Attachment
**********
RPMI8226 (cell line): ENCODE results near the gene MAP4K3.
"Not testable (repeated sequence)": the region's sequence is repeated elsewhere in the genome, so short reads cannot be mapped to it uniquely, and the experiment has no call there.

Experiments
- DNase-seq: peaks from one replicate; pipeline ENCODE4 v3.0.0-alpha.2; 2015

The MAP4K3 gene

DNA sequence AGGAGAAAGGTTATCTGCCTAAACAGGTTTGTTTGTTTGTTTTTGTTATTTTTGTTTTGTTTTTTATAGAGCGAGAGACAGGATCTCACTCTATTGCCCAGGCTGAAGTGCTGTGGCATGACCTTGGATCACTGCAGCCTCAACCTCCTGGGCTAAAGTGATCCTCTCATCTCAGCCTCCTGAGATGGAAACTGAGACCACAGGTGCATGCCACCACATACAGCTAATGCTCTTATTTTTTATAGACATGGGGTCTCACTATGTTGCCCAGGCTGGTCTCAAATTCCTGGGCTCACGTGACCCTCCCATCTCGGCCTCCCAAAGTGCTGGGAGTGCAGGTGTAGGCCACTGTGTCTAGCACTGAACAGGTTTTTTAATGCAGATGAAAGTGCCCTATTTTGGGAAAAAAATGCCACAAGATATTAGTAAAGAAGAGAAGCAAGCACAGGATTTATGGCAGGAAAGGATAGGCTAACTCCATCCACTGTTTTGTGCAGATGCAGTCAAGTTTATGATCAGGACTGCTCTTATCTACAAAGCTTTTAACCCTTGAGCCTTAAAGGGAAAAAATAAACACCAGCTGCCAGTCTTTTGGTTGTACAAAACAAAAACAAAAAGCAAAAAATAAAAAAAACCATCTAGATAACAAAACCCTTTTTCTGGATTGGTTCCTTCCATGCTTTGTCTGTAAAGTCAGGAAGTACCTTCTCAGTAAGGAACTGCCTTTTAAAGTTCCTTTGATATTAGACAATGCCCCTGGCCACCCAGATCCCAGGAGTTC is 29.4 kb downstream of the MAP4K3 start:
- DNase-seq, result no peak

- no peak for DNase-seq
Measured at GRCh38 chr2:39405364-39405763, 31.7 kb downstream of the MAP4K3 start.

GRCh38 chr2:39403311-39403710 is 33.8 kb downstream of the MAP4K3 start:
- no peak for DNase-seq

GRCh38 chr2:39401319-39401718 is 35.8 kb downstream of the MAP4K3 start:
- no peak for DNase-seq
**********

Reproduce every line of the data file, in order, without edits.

RPMI8226 (cell line): ENCODE results near the gene MAP4K3.
"Not testable (repeated sequence)": the region's sequence is repeated elsewhere in the genome, so short reads cannot be mapped to it uniquely, and the experiment has no call there.

Experiments
- DNase-seq: peaks from one replicate; pipeline ENCODE4 v3.0.0-alpha.2; 2015

The MAP4K3 gene

DNA sequence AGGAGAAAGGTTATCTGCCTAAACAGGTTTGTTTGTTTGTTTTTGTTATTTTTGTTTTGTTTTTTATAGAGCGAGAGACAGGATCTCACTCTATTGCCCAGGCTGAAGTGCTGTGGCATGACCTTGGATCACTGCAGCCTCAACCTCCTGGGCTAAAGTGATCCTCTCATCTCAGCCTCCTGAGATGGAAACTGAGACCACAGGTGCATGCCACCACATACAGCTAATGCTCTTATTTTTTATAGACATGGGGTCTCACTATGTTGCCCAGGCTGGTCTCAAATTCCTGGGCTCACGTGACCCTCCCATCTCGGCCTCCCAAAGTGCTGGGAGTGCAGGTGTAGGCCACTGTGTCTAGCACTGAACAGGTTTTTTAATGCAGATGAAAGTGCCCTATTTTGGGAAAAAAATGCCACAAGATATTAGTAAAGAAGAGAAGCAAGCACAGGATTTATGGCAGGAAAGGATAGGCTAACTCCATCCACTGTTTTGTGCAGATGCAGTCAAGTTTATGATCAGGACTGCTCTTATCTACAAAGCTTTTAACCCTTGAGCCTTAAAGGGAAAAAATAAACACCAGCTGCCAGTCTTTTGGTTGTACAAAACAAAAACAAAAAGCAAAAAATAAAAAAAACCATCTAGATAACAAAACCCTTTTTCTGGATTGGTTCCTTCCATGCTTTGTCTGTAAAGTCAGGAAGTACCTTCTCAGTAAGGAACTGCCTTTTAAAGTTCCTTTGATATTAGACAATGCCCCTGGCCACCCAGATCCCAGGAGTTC is 29.4 kb downstream of the MAP4K3 start:
- DNase-seq, result no peak

- no peak for DNase-seq
Measured at GRCh38 chr2:39405364-39405763, 31.7 kb downstream of the MAP4K3 start.

GRCh38 chr2:39403311-39403710 is 33.8 kb downstream of the MAP4K3 start:
- no peak for DNase-seq

GRCh38 chr2:39401319-39401718 is 35.8 kb downstream of the MAP4K3 start:
- no peak for DNase-seq